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Parsing Multiple Lines.

by /dev/trash (Curate)
on May 24, 2004 at 00:57 UTC ( #355801=perlquestion: print w/replies, xml ) Need Help??
/dev/trash has asked for the wisdom of the Perl Monks concerning the following question:

I have a text file, that I am trying to parse. Each "record" starts with filename.jpg: followed by a blank line or filename.jpg: followed by multiple lines of data. What I want to do is take the info that is associated with a filename and keep it in a variable to work with later.
This is what I have so far:
#!/usr/bin/perl use warnings; use strict; my $fh; open($fh, "</home/me/bulk.txt") or die "Can't open: $!"; while (my $line = <$fh>) # was $line { if ($line=~/(jpg:\Z)/) { print "\n"; print $1; if ($line=~/(\w)/) { print "\n"; print $line; print "\n"; } } }
The part that I am stuck with is after finding the *.jpg filename I want to check to see if the next line is a blank or has data. This is an example of the text file.
rib.jpg: May.jpg: Camera-Specific Properties: Equipment Make: OLYMPUS OPTICAL CO.,LTD Camera Model: C860L,D360L Camera Software: OLYMPUS CAMEDIA Master Maximum Lens Aperture: f/2.8 Image-Specific Properties: Image Orientation: Top, Left-Hand Horizontal Resolution: 72 dpi Vertical Resolution: 72 dpi Image Created: 2001:04:13 23:59:14 Exposure Time: 1/11 sec F-Number: f/2.8 Exposure Program: Normal Program ISO Speed Rating: 500 Exposure Bias: 1/2 EV Metering Mode: Pattern Light Source: Fluorescent Flash: Flash Focal Length: 5.50 mm Color Space Information: sRGB Image Width: 228 Image Height: 380 Compression Setting: SQ Macro Mode: Normal oher.jpg:

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Re: Parsing Multiple Lines.
by Zaxo (Archbishop) on May 24, 2004 at 01:11 UTC

    Your routine already distinguishea between data lines and blank (well, nonword) ones. You just haven't used the information. Add an else clause to the end of the if ($line=~/(\w)/) { statement, like:

    } else { print "This line intentionally left blank.\n"; }
    For other ideas, you could chomp and then test length, or else test for not matching non-whitespace: $line !~ /\S/. Each suggestion accomodates a little different notion of which lines are considered blank.

    You probably mean to print whole lines, rather than just what you captured ($1).

    After Compline,

      After posting my question, I did one more search and came up with this reply to a question: Re: multi-line regex match quest It works to a point but I get this:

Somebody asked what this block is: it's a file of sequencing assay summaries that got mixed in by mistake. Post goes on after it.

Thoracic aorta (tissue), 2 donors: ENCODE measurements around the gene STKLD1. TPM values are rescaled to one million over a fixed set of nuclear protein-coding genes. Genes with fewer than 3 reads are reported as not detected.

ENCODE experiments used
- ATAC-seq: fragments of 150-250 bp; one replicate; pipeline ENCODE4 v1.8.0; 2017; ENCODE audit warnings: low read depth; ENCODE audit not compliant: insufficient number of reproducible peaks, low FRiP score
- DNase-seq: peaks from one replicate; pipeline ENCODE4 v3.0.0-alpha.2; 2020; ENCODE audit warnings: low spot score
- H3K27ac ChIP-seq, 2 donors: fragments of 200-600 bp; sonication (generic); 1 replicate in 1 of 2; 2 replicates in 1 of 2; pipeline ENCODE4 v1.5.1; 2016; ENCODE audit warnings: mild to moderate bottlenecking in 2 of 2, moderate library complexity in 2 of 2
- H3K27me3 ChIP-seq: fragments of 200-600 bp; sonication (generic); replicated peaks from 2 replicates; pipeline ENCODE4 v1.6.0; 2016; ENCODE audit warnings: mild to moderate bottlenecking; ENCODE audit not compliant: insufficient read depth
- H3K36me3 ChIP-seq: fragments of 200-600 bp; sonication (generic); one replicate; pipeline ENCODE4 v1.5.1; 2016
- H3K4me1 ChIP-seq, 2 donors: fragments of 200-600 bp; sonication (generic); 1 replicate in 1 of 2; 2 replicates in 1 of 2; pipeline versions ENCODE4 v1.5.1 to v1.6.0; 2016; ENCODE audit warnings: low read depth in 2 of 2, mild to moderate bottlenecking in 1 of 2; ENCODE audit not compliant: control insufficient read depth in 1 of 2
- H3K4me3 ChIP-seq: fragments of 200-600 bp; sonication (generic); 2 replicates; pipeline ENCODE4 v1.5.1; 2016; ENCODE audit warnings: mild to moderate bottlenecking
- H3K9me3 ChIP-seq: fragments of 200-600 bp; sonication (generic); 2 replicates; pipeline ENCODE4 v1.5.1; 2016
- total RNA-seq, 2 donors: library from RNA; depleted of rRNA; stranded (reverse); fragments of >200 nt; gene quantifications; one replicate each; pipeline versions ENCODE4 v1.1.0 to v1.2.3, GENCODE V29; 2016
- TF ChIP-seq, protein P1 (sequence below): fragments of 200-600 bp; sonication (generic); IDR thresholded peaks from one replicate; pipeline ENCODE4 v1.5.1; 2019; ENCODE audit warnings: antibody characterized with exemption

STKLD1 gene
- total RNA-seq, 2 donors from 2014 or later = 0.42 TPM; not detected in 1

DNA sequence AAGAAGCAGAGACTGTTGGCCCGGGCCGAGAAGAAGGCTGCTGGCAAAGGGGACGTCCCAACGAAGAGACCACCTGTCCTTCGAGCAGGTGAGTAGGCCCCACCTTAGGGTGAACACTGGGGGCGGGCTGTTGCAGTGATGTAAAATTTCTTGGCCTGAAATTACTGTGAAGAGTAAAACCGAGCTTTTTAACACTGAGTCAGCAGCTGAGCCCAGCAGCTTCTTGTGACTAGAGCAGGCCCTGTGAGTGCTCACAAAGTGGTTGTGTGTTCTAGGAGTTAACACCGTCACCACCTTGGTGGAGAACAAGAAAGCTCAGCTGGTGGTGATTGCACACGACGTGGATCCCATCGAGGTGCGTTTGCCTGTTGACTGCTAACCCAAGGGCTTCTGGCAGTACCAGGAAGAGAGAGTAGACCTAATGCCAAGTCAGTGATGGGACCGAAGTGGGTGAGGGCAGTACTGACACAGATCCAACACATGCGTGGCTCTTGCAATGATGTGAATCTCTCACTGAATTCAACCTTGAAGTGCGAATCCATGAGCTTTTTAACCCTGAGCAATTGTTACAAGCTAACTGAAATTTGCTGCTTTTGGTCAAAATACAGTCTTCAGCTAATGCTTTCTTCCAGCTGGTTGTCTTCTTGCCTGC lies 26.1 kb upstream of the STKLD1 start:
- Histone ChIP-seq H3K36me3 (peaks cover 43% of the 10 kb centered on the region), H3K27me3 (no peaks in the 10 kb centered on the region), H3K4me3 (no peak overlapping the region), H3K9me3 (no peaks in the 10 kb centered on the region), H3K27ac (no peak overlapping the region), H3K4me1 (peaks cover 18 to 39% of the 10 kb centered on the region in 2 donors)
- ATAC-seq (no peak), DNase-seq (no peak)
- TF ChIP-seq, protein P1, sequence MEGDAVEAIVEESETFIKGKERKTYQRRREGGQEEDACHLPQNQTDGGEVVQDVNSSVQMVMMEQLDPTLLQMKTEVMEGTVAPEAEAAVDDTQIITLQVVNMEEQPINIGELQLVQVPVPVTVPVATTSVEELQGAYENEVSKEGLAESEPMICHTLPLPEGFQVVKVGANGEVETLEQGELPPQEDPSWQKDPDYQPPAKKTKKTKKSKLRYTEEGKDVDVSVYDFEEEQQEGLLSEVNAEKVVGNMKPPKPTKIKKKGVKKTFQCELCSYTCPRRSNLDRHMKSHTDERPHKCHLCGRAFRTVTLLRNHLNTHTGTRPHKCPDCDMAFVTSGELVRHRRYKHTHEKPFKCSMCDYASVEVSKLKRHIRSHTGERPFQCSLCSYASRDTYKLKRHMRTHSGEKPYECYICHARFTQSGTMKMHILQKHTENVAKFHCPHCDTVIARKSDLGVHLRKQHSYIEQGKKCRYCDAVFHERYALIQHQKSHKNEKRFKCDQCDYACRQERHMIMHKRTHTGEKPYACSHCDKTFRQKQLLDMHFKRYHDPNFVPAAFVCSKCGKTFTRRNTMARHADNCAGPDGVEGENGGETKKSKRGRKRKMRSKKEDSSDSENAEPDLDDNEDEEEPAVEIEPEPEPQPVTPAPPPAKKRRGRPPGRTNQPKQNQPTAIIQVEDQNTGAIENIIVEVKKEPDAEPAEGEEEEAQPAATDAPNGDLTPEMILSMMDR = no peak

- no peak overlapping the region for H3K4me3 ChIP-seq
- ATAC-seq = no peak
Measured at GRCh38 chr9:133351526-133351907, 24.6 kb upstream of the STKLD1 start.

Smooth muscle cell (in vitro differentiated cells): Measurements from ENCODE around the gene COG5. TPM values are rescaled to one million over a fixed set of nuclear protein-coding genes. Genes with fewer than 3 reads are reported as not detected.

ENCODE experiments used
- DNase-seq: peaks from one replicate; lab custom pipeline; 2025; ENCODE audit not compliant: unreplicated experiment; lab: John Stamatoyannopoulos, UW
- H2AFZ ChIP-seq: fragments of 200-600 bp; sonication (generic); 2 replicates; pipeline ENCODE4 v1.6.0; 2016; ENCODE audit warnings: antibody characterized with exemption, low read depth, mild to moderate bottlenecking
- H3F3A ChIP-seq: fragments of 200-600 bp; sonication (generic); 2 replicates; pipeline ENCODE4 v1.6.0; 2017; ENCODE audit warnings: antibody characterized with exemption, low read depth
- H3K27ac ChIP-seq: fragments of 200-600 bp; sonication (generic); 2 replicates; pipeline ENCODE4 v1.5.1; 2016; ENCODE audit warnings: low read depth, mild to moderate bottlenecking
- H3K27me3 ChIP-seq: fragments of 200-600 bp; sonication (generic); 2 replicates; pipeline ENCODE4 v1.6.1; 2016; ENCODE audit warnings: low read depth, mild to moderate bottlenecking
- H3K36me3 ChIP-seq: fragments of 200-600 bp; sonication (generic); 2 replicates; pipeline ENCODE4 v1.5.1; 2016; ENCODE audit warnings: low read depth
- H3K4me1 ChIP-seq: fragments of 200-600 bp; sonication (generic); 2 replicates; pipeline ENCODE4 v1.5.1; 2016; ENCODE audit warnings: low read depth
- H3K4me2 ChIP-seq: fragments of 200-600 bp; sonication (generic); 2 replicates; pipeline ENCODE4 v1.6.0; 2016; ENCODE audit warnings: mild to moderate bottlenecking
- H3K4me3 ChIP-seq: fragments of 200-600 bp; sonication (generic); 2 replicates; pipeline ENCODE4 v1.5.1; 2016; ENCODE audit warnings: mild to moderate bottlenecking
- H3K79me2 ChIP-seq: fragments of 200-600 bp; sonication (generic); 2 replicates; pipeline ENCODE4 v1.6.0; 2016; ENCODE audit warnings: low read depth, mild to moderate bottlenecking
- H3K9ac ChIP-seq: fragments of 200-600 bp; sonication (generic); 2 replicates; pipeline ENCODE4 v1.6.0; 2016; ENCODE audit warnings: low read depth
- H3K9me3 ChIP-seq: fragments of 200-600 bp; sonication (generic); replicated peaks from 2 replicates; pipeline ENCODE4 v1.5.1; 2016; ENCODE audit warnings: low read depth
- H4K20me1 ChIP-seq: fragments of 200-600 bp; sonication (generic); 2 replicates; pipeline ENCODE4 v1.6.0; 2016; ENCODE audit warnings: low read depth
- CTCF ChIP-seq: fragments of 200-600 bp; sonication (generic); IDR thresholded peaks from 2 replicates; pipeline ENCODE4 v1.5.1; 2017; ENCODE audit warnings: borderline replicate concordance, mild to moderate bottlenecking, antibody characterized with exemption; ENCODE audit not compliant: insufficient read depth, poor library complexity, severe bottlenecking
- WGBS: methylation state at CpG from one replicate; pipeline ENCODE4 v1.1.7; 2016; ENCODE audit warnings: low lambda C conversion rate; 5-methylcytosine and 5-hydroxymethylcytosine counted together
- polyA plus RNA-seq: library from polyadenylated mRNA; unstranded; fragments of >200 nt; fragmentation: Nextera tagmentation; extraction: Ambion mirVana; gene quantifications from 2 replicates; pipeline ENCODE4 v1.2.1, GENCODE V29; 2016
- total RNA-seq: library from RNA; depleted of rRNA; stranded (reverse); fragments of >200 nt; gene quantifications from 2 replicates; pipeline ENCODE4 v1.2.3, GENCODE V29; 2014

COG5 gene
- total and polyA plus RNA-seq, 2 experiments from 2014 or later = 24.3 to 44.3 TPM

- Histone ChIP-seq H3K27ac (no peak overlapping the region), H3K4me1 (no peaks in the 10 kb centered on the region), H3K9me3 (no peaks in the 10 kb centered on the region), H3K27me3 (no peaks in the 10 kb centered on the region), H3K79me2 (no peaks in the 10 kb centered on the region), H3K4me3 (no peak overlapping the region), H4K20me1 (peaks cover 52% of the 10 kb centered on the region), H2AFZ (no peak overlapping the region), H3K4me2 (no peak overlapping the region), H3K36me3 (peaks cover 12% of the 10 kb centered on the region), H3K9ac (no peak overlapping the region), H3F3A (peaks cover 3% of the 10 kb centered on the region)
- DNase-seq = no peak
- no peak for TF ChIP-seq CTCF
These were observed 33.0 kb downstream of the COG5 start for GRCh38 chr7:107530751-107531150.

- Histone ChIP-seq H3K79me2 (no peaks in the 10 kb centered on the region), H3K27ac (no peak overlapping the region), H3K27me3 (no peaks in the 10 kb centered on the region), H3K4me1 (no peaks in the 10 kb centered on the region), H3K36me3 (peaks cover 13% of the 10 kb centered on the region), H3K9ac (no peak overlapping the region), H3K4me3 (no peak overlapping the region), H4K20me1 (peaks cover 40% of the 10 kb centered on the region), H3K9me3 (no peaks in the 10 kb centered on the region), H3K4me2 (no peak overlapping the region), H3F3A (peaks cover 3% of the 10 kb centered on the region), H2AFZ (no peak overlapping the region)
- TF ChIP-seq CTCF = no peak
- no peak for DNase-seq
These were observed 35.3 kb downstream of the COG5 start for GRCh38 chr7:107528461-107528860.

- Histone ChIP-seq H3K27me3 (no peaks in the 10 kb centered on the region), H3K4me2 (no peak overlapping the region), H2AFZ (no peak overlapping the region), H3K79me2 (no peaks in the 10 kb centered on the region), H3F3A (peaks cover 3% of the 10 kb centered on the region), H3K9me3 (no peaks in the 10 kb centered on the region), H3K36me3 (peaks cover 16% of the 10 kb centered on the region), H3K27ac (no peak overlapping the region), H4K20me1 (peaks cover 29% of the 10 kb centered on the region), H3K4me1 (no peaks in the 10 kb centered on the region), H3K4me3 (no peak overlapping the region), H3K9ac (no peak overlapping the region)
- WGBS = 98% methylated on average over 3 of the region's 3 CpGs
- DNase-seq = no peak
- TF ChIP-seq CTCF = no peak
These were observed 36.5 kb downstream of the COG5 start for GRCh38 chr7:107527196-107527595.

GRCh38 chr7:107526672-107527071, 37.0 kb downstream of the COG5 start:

Use of uninitialized value in pattern match (m//) at line 16, + <$fh> line 731.

        Use of uninitialized value in pattern match (m//) at line 16, <$fh> line 731

        A warning that tells you the variable you perform a pattern match was empty at the point given
        (line 16 in your code and line 731 in the file you're reading from.)

Re: Parsing Multiple Lines.
by NetWallah (Abbot) on May 24, 2004 at 03:59 UTC
    You have declared the filehandle used in "open" (my $fh) - That makes $fh a Symbolic reference to the file handle, and I don't believe you are trying to do that - more likely, this is a result of misunderstanding the statement in the doc:
    If FILEHANDLE is an undefined lexical (my) variable the variable is assigned a reference to a new anonymous filehandle....

    Juse use an UNDEFINED name like FH (No dollar), and you'll be OK.
    Update: OK - seems like I need to re-read the docs myself. See notes below.

    Offense, like beauty, is in the eye of the beholder, and a fantasy.
    By guaranteeing freedom of expression, the First Amendment also guarntees offense.

      Bzzzt. Not a symref.

      $ perl -e'my $fh;open($fh, "< foo") or die $!; print "$fh"' GLOB(0x804b3f8)$
      Nothing wrong with OP's lexical filehandle. It is good practice to localize a global handle such as you recommend within some scope. Then you don't need to worry about name uniqueness.

      After Compline,

      Er, no, open(my $fh, "...") is correct usage. $fh is autovivified into an actual filehandle (not just a symbolic reference). It is the preferred method for opening a filehandle without clobbering an existing one. The excerpt you are referring to does mean an undefined scalar variable ($fh), not a bareword (FH).

      perldoc perlopentut provides several examples of this in the Indirect Filehandles section.

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